Child Abuse Rises With Income Inequality
Since the Great Recession, concern over the impact of inequality on families has been on the rise. According to a study by researchers from Cornell University, income inequality is linked to child abuse and neglect.
The study, published in the journal Pediatrics, looks at all 3,142 American counties from 2005 through 2009. This makes the study one of the most comprehensive of its kind and the first to target child abuse in counties with high-income inequality, according to the press release announcing the results.
"More equal societies, states and communities have fewer health and social problems than less equal ones - that much was known. Our study extends the list of unfavorable child outcomes associated with income inequality to include child abuse and neglect," said John Eckenrode, professor of human development and director of the Bronfenbrenner Center for Translational Research in the College of Human Ecology.
The researchers noted that 3 million children under 18 years of age, or about 4 percent of the youth population, are abused physically, sexually or emotionally or are physically neglected each year in the United States.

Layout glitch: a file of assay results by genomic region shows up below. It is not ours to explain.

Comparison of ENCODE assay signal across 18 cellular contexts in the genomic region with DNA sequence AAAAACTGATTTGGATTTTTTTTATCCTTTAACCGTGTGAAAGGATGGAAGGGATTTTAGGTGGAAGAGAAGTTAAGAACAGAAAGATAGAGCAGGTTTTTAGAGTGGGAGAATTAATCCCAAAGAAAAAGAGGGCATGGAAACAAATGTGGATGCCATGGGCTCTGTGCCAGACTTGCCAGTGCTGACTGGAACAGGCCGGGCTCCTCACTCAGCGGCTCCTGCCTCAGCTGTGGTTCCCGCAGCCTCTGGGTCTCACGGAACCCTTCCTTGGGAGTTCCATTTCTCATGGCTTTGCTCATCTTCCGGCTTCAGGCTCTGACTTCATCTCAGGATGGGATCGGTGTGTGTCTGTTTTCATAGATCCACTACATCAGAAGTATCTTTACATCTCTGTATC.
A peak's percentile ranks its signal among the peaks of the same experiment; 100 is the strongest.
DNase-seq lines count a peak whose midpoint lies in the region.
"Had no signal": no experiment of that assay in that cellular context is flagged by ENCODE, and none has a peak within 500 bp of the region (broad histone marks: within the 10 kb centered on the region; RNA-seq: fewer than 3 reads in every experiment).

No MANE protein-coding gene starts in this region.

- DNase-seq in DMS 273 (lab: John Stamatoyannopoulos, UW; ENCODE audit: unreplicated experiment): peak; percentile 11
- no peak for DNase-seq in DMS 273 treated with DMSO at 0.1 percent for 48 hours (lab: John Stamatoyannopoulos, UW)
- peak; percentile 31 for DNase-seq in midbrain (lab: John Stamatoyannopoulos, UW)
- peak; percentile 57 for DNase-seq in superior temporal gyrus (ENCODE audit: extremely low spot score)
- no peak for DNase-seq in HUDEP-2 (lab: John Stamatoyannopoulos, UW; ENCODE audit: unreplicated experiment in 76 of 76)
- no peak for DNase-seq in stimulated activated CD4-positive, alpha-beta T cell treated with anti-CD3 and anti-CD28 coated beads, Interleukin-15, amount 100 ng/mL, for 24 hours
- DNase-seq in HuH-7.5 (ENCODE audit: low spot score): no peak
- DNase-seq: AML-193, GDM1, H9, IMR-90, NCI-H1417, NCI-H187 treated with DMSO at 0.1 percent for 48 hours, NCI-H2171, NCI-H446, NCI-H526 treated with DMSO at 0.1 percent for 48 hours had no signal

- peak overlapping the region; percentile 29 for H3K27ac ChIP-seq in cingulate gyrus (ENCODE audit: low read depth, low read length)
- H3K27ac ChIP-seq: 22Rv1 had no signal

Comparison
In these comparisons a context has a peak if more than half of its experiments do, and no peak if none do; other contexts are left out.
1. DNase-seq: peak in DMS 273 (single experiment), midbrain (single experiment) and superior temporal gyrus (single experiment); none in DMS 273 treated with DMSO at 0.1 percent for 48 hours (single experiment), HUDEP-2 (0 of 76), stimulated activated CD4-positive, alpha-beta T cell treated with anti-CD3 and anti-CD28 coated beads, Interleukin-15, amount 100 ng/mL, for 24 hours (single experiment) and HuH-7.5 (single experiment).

"We have known for some time that poverty is one of the strongest precursors of child abuse and neglect," Eckenrode said. "In this paper we were also interested in areas with wide variations in income - think of counties encompassing affluent suburbs and impoverished inner cities - and in the US there is quite a lot of variation in inequality from county to county and state to state."
Cornell researchers found that the damage done by maltreatment doesn't stop when and if kids graduate from school.
"Child maltreatment is a toxic stressor in the lives of children that may result in childhood mortality and morbidities and have lifelong effects on leading causes of death in adults," they wrote. "This is in addition to long-term effects on mental health, substance use, risky sexual behavior and criminal behavior ... increased rates of unemployment, poverty and Medicaid use in adulthood." Eckenrode noted that "reducing poverty and inequality would be the single most effective way to prevent maltreatment of children, but in addition there are proven programs that work to support parents and children and help to reduce the chances of abuse and neglect - clearly a multifaceted strategy is needed."